By Bree Wagner
Due to recent events, I am in no frame of mind to write original posts for this blog, but it's getting better all the time! Anyway, Bree Wagner volunteered to write a post for the blog... a timely piece regarding USA's military!
Some of you may know that I serve as an officer in the United States Air Force and that transgender individuals are still not allowed to openly serve in the US military. We all take a risk to be who we are and can't live fully authentic lives. The dishonesty and fear are difficult burdens to bear. However, through some amazing people and advocacy work the good news is really starting to roll in, though we're not to the finish line yet. #opentransservice is the goal and we're going to get there soon!
Here's a brief rundown of where we've been over the past year or so.
The first major media attention came out last year with a lot of stories about Kristin Beck, the retired Navy Seal. Over the winter several high-level DoD officials, including the Secretary of the Air Force, expressed their support for open trans service. These statements culminated in February when newly confirmed SecDef Carter visited Afghanistan and was asked about trans service by LCDR (Dr.) Jesse Ehrenfeld. He expressed support based on their ability to serve. Following the Q&A he shook hands with a hell of an impressive individual, SrA Logan Ireland, who is a FTM security forces airmen. The story is here.
A few months later the Army released an ALARACT (All Army Activities) raising the level of discharge authority for transgender soldiers up to the Assistant Secretary of the Army for manpower. A similar step was taken prior to the repeal of Don't Ask Don't Tell for gay and lesbian soldiers.
This month things really started to speed up. On June 4, the New York Times published a stunning editorial calling for the Pentagon to change the policy and let transgender troops serve openly. The story featured several of my good friends, including the already mention SrA Ireland, and an incredible video by an amazing ally and lead of the TransMilitary project, Fiona Dawson. Please check this one out and watch the touching video of Logan and Laila's struggle.
The evening that story was released came even bigger news, especially for me personally. The Air Force released a statement that did some things similar to the earlier announcement by the Army, but also went well beyond it in reinterpreting the policy to say Identification as transgender, absent a record of poor duty performance, misconduct, or a medically disqualifying condition, is not a basis for involuntary separation.
Wow! Huge change and a massive weight lifted from many shoulders. The full official announcement is here.
That weekend, another good friend of mine, Maj (Dr.) Jamie Lee Henry, told her story and was published in Buzzfeed. Jamie is the first known case where someone has had their gender changed in the official military personnel system (DEERS). She's still fighting to be allowed to wear the uniform and follow the grooming standards that are consistent with her legal gender.
We went into the following week, where the SecDef was speaking at Pentagon Pride, with some lofty aspirations. The hope was that he would announce a formal revision of the policy or at least acknowledge trans service members.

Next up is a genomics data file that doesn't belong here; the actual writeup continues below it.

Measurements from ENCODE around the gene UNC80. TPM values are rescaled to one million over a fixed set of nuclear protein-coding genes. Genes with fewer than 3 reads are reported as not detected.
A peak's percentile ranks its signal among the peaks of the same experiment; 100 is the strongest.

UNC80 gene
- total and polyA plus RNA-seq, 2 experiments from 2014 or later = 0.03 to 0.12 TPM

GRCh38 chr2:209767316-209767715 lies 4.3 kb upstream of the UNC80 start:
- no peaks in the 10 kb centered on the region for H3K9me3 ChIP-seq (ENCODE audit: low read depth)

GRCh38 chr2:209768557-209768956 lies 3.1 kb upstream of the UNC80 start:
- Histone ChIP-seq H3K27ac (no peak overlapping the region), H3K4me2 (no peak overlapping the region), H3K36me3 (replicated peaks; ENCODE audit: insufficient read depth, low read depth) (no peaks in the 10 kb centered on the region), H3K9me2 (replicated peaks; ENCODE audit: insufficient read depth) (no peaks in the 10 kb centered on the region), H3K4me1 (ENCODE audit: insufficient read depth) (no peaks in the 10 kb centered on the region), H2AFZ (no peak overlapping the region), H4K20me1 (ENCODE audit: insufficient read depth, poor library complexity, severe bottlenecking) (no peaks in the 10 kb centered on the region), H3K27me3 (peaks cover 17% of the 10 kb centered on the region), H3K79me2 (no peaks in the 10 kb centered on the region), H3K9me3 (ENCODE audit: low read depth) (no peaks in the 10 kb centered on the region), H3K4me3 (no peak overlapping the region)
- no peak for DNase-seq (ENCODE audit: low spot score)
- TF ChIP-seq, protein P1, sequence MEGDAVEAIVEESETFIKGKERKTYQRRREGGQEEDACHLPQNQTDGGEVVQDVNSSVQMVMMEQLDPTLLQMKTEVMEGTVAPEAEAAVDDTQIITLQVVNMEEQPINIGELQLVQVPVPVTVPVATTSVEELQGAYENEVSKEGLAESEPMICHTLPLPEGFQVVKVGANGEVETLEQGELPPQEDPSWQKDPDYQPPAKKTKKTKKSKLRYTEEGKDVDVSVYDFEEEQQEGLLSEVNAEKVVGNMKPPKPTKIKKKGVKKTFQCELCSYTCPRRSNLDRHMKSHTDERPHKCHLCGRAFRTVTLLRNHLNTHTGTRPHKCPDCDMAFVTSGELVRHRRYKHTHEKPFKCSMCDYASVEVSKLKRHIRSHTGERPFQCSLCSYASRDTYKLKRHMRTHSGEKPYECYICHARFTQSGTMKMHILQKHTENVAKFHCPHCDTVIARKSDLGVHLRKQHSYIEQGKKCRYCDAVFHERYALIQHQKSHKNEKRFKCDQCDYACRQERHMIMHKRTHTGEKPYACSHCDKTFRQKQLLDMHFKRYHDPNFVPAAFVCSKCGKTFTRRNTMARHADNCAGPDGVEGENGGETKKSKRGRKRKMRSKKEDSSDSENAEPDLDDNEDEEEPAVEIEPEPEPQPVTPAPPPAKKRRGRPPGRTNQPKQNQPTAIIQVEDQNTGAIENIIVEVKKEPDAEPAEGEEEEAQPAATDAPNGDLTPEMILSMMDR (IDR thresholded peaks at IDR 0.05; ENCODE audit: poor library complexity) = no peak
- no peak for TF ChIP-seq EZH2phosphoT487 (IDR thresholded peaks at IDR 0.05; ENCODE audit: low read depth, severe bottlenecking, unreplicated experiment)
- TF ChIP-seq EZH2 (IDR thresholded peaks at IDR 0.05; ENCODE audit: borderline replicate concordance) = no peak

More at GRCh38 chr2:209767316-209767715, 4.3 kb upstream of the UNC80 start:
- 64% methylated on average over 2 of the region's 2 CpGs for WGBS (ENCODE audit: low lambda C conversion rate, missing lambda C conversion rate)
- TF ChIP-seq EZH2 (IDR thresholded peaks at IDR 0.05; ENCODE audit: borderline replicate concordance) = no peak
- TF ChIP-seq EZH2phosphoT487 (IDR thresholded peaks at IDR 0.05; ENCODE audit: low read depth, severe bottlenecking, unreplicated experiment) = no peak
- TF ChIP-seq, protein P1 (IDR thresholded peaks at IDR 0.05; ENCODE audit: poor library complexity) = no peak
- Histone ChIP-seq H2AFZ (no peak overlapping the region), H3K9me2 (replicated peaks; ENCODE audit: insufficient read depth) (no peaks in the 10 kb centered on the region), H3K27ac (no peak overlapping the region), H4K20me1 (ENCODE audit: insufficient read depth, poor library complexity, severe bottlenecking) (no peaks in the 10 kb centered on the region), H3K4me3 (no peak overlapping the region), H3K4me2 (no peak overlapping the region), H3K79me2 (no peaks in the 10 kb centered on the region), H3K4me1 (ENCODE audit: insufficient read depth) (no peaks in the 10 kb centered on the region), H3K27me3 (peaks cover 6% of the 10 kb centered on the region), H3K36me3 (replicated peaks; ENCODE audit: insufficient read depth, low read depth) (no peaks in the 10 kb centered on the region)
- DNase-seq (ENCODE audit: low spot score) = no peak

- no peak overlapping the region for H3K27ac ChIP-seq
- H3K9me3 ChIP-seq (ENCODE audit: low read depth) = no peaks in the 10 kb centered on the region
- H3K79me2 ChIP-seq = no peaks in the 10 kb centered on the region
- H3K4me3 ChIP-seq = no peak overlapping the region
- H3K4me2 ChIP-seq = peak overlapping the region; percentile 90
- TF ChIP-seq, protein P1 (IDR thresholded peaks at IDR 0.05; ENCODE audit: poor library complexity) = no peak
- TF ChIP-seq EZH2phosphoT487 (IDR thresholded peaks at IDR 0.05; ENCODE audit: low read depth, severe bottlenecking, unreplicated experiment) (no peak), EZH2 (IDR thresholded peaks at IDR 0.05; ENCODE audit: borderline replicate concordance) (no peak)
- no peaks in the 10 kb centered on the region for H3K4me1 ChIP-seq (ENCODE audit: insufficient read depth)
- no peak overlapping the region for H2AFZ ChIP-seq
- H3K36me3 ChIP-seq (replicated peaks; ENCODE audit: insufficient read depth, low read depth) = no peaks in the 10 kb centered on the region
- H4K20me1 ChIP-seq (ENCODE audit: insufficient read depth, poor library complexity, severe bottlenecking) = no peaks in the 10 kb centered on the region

Unfortunately, we we're let down. Though the words were good, and everything people would have liked to hear applied to trans service, there was no mention made whatsoever. It was a huge disappointment, but momentum was still on our side.
Earlier this week, the Colorado Springs paper did a front page story on Patricia King. She's an openly trans infantry NCO.
However, not every story is positive. There is still far to much control at local levels and that results in a massive hodgepodge of policies that are different depending on where an individual is located. Our work isn't done.
On June 16, the Navy said it was reviewing similar changes to what the Army and the Air Force have done. That would leave only the Marine Corps to go, but there are still DoD level policies to be changed and all the services will need to formally change their policies as well.
After the policies change, there is still a lot of work to be done regarding implementation and to ensure that policies are applied fairly. DoD will also need to change it's non-discrimination policy to include gender identity just as it recently added sexual orientation (4 years after DADT repeal!).
I really applaud the work done by some very courageous individuals in telling their stories and pressing the boundaries. If not for them, allies like Fiona, and the wonderful support and advocacy organization SPART*A, we wouldn't be nearly so far down the road.
During this period, I tried to play a small part by working booths at the Philly Trans Health conference and at the DC Pride Festival. I was there to help spread the word about the SPARTA organization and to raise money for an emergency fund for trans service members by selling t-shirts. It was a great experience and I got to talk to so many wonderful people. Like Stana, I had been a veteran of many conferences, but this was my first time as a "Booth Babe."
I invite you to please support our efforts and get involved where you can. If you'd like to know more, please let me know. If you are a transgender service member (active duty, guard, or reserve) and are looking for support and resources, I'd be glad to put you in touch with a wider community. #opentransservice ― coming soon!
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